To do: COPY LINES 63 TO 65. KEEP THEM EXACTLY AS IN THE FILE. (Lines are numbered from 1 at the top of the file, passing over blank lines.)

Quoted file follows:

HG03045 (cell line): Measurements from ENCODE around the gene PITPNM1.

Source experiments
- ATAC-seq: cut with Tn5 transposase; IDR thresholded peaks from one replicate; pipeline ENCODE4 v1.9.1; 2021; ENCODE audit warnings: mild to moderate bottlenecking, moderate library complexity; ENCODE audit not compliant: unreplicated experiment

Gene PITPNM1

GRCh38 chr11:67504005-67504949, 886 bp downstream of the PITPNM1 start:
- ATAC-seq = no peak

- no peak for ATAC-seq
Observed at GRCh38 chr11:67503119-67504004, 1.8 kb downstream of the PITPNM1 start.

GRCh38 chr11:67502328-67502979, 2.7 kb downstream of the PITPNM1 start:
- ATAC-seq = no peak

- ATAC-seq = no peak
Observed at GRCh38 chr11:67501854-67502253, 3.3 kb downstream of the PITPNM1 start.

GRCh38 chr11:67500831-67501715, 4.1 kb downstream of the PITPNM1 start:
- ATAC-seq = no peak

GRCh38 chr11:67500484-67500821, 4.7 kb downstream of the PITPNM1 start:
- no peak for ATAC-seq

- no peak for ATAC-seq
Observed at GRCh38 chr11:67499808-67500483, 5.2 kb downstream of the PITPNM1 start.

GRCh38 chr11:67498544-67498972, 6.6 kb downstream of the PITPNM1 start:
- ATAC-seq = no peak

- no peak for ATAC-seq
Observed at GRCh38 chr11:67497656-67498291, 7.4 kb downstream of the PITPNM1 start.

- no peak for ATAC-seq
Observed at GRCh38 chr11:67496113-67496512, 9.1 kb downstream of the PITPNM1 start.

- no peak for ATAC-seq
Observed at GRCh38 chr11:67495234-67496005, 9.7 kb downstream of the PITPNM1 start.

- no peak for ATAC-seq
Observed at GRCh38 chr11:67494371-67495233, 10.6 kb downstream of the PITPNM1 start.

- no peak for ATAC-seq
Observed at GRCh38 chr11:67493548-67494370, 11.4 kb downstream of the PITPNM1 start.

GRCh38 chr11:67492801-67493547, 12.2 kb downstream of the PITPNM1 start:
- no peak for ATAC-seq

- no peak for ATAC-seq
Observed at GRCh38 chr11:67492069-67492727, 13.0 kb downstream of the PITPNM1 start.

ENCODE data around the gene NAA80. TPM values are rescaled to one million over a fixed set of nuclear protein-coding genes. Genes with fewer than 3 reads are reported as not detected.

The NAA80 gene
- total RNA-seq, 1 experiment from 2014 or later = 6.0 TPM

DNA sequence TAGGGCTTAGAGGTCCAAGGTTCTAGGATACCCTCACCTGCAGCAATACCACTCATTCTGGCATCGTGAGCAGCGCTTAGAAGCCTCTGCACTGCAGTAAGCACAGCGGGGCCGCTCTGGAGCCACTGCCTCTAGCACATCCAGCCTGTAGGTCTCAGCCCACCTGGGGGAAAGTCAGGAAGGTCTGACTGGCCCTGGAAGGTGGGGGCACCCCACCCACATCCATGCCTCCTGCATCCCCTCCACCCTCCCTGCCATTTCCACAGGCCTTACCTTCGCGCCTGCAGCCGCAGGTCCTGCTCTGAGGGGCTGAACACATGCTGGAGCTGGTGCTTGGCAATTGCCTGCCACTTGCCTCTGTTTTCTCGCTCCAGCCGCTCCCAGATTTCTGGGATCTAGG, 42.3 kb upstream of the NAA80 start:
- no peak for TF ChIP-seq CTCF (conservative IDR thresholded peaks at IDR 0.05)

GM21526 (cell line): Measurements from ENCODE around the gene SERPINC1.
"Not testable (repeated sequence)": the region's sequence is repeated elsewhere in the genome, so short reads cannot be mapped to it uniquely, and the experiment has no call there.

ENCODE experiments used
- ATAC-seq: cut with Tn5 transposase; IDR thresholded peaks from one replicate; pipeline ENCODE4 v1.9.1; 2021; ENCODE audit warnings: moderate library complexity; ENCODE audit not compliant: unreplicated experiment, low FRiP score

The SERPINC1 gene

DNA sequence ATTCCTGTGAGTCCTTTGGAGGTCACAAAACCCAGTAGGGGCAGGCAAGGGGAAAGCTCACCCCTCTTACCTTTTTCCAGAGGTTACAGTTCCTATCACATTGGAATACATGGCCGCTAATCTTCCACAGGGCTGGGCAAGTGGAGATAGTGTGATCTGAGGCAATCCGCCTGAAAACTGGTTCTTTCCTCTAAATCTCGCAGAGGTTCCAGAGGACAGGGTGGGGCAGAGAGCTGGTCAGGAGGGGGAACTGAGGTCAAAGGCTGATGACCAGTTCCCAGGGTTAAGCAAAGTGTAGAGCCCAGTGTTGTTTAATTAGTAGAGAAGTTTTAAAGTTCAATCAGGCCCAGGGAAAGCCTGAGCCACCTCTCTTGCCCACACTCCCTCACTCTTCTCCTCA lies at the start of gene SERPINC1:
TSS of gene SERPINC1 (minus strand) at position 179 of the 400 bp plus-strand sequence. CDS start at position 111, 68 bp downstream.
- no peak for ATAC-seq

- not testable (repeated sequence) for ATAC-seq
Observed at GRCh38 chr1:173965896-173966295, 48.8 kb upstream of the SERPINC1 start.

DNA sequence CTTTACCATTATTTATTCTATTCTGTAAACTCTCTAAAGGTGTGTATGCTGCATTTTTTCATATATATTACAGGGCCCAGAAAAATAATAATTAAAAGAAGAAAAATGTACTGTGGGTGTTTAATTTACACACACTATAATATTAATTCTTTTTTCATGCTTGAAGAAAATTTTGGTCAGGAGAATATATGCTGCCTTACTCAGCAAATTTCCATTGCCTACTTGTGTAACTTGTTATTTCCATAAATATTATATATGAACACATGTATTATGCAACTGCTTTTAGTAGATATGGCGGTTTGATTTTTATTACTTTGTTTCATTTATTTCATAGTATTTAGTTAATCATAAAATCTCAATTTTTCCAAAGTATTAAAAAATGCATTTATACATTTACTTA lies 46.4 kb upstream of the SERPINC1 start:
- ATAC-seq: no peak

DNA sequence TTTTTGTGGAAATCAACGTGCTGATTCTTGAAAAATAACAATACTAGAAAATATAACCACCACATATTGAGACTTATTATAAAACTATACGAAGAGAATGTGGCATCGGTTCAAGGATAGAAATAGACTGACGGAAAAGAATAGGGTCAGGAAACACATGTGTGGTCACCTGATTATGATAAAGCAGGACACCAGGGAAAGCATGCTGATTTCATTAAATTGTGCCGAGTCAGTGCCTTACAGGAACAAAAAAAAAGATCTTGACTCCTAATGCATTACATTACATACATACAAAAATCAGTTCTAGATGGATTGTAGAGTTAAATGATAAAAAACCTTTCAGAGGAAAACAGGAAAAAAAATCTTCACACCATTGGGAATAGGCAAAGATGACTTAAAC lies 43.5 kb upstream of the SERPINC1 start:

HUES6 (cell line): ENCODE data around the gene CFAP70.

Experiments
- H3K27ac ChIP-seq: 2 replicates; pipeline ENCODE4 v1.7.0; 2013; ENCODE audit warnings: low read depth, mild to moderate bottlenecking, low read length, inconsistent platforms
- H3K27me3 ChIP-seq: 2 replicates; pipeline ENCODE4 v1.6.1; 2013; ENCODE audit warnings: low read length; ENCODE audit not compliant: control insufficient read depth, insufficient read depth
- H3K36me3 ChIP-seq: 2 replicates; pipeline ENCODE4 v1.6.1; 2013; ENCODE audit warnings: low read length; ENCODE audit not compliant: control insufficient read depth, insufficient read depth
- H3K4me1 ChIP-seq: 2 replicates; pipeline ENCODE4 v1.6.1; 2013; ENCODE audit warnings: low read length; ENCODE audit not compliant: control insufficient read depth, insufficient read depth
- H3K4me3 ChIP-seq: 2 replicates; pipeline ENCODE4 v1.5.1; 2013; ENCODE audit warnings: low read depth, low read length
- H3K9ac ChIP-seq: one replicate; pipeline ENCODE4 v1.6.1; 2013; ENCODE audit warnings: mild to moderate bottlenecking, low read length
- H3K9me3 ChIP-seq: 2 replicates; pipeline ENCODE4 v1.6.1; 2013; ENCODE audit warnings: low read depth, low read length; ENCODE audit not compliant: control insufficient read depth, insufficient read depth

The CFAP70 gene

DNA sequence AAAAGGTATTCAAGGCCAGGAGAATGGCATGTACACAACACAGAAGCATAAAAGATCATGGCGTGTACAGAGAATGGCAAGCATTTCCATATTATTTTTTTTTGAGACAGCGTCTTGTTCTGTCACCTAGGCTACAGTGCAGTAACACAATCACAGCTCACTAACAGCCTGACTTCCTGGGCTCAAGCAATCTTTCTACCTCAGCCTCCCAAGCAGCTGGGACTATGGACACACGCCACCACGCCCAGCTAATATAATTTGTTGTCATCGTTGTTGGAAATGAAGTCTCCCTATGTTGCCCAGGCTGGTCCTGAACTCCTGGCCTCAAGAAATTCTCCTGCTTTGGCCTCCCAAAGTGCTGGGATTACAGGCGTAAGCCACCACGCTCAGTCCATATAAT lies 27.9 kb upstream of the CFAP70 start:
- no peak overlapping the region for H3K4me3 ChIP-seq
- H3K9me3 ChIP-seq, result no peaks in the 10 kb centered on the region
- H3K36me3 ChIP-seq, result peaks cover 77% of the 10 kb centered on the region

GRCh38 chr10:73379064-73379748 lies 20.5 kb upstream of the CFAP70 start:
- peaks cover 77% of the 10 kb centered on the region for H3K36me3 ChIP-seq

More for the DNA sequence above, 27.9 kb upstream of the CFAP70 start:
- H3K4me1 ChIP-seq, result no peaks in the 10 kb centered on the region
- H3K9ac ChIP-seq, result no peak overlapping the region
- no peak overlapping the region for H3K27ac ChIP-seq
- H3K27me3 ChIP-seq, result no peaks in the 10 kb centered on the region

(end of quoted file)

DNA sequence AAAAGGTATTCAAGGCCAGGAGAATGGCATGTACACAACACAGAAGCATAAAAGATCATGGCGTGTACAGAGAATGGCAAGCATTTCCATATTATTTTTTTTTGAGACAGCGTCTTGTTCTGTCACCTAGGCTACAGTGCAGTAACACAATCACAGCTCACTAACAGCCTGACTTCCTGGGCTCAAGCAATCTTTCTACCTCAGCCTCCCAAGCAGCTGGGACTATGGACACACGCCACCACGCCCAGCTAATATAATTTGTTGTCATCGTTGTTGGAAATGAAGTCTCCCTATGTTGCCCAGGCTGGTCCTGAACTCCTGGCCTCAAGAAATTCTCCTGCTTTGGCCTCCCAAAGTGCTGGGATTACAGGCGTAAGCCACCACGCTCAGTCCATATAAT lies 27.9 kb upstream of the CFAP70 start:
- no peak overlapping the region for H3K4me3 ChIP-seq
- H3K9me3 ChIP-seq, result no peaks in the 10 kb centered on the region